I am writing to you to express my deep regret that an institution like La Fenice has decided to work with Emir Kusturica and Milorad Dodik on staging „The Bridge over the River Drina“ opera in “Andricgrad”. Taking into consideration Dodik’s and Kusturica’s genocide denial and the blatant discrimination on non-Serbs in Republika Srpska, and the fact that “Andricgrad” has been built on the land forcefully taken from a Bosniak family from Visegrad, I strongly object to La Fenice staging this work in in “Andricgrad”, as it has been announced by Kusturica.

It is highly problematic that with the announced joint project with Kusturica, La Fenice would be directly supporting continued repression of Bosniaks in Visegrad.

I remind you that Visegrad used to be a town with 65% Bosniak population. After the campaign of ethnic cleansing by the Bosnian Serb and Serbian forces, this population has been reduced to 400 Bosniaks, mostly elderly.

The vast majority of them were expelled from Visegrad by Yugoslav Peoples’ Army and Republika Srpska Army, 3,000 were murdered, many Bosniak women and girls raped, women and children burnt alive in houses. These crimes have been well documented by the International War Crimes Tribunal in the Hague.

Currently 600 Bosniaks are registered as missing in Visegrad municipality, buried in mass graves known to the municipal authorities who are refusing to reveal their whereabouts.

Not only is there no attempt by Visegrad and Republika Srpska authorities to acknowledge the crimes and compensate the victims’ families, but they have recently issued an order to remove a monument built for Visegrad’s genocide victims at Straziste cemetery. As you can see, while La Fenice is planning operas with the Dodik’s blessing, Bosniaks in Visegrad are denied the basic right to commemorate their victims.

Furthermore, “Andricgrad” has been built on the land which belongs to Hadžić family from Visegrad, who had it confiscated illegally from them by the municipality as part of the ethnic cleansing of non-Serbs. Hadžić family members, who today live in the UK, Switzerland, Austrija, Australija, New Zealand and Sarajevo, will claim their property back in an international lawsuit and initiate legal action against Republika Srpska authorities and Kusturica. It is difficult to believe that such a renown institution of culture like La Fenice would allow itself to be an accomplice in an illegal enterprise that “Andricgrad” clearly is.

While I have no objection to the promotion of culture La Fenice champions, I strongly disagree Visegrad is a place where such events should take place until it deals with the legacy of extermination of its non-Serb population. For this reason, I ask you to refrain from from this morally objectionable project and in doing so demonstrate the due respects to genocide victims at Straziste cemetery.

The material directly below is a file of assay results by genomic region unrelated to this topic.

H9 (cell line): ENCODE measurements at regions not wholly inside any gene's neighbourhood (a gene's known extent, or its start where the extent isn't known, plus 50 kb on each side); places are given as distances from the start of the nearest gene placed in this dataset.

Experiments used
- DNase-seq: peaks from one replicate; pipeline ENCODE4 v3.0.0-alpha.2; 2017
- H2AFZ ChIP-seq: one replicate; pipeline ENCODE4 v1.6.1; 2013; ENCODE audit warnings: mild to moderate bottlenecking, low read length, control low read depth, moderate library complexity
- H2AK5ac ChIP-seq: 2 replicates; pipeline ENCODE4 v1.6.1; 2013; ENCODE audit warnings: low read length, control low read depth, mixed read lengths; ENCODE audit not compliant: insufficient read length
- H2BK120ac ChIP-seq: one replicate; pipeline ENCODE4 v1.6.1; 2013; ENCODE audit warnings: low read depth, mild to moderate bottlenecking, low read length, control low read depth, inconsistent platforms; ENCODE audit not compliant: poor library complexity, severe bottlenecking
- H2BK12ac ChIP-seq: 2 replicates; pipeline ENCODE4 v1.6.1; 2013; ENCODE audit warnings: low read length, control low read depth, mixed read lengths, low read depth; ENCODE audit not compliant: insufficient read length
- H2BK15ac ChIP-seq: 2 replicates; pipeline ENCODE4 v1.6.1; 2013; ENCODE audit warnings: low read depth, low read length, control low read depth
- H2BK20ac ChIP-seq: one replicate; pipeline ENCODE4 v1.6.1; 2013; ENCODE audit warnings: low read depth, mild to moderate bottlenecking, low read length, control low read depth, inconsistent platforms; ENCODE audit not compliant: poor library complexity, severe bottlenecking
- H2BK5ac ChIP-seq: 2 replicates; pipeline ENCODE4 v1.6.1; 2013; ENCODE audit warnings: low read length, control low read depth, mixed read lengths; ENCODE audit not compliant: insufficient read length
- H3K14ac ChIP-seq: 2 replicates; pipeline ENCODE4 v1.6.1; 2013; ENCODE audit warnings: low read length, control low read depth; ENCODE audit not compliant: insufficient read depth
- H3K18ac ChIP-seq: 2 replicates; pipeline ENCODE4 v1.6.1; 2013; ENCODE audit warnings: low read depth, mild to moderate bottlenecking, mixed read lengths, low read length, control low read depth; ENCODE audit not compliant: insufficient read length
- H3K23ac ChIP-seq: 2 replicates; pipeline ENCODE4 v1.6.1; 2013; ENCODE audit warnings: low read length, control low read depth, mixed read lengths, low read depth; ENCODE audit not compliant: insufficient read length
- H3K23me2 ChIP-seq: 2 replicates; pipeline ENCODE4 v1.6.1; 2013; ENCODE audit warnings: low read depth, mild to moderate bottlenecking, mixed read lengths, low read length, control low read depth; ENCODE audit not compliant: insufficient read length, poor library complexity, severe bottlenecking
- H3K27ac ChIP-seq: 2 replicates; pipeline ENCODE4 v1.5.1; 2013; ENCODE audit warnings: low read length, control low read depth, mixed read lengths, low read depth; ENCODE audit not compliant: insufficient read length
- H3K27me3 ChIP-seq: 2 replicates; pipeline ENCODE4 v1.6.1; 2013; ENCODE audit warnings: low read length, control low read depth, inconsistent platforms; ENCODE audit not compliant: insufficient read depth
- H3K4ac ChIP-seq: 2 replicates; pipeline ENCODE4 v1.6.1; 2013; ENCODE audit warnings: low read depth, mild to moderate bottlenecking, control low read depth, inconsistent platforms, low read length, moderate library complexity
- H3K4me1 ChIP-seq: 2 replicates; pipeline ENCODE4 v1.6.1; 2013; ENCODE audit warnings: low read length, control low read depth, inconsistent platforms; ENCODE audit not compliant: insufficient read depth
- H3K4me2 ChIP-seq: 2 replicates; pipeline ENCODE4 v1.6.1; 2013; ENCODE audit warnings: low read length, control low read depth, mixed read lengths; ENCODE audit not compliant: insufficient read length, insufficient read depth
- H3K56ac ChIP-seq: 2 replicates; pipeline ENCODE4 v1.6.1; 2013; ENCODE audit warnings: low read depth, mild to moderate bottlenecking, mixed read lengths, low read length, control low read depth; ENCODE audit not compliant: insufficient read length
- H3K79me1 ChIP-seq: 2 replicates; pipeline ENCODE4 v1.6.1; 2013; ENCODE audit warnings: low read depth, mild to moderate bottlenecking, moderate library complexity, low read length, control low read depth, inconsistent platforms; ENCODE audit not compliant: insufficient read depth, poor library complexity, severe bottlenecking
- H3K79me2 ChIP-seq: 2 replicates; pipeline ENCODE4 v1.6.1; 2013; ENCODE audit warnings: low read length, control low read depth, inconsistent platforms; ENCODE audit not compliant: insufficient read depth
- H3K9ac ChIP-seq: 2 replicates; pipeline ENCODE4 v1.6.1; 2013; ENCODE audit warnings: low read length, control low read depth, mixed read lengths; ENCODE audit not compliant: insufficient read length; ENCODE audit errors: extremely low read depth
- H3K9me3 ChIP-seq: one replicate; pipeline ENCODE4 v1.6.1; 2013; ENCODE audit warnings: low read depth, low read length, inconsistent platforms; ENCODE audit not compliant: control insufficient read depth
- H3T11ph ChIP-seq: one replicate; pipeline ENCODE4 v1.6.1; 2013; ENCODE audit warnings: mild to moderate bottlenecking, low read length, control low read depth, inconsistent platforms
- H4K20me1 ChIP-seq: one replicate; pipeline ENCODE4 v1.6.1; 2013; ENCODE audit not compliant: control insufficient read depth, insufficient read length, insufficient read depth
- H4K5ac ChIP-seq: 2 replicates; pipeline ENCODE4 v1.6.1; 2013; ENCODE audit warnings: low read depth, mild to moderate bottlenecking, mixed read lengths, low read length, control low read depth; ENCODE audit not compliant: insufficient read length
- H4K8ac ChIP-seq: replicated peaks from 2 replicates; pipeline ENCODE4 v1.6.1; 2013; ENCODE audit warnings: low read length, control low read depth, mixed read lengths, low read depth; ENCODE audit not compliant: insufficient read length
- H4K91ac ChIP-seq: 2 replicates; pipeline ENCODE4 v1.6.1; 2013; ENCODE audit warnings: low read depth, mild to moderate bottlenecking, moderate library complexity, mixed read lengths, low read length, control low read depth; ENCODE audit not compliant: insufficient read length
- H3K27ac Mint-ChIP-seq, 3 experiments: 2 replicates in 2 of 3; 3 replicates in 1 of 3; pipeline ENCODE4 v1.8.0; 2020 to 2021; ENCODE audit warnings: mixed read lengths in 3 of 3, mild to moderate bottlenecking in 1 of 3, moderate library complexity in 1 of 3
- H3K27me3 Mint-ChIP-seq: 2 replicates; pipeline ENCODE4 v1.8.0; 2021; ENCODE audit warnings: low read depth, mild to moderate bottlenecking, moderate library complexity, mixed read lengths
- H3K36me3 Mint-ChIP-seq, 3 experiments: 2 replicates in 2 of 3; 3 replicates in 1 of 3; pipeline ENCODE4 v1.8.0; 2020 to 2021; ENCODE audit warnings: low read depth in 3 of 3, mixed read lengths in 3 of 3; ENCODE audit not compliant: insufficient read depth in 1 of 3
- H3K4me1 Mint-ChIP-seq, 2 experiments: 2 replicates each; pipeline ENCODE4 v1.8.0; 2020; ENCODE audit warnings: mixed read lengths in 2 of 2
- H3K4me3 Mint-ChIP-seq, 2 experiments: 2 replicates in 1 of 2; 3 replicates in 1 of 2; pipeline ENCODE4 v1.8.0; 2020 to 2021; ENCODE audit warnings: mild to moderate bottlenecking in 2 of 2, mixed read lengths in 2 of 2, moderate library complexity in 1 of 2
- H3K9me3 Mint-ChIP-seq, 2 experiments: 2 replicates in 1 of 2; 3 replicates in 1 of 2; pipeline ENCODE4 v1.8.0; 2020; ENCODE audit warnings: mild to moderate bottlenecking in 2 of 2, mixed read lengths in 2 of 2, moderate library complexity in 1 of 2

Yours sincerely,

Prof. Tosovic must apologize!

Posted in Uncategorized with tags , , , , on October 8, 2012 by visegrad92

 

As suspected the symposium on Ivo Andric organized by University of Graz professor Branko Tosovic along with the Visegrad municipality was a joint project to give Andricgrad an “intellectual” dimension.

Write to University of Graz Rector Prof. Dr. Christa Neuper :

rectorin(at)uni-graz.at

and tell her what you think about Prof. Tosovic’s decision to ignore Visegrad victims and to recommend Vilina Vlas for their guests.

Below is a sample letter you can sent to the above email address:

Dear Prof. Dr. Christa Neuper,

It has come to my attention that the recent symposium on Ivo Andric held in Visegrad was organized by Prof. Branko Tosovic, a professor at your University.

Prof. Tosovic ignored numerous emails sent by Visegrad survivors, Bosnian and foreign intellectuals pleading not to use Vilina Vlas motel (war-time rape motel for at least 200 Bosniak women and girls). under any circumstances.  He repeatedly ignored our emails.

On the other hand, I was pleased to hear that the Director of the Institute for Slavic studies, visited Straziste cemetery and paid respects to Visegrad victims. Flowers in the name of the Institute were placed on the central monument in Straziste. 

This issue was picked up by Bosnian and Serb media and I must say that Prof. Tosovic’s role has given a negative image of your University to the Bosnian public.

I think that an apology and visit to Straziste cemetery by a delegation of University of Graz, including Prof. Tosovic would be appropriate.

Yours sincerely,

——————–

————————————————————————————————-

Satiric poster about Andric symposium

Posted in Uncategorized with tags , , , , , , , , , , , , on October 2, 2012 by visegrad92

Days after not receving any reply from the Institute for Slavic Studies, University of Graz,  a satiric poster surfaced online.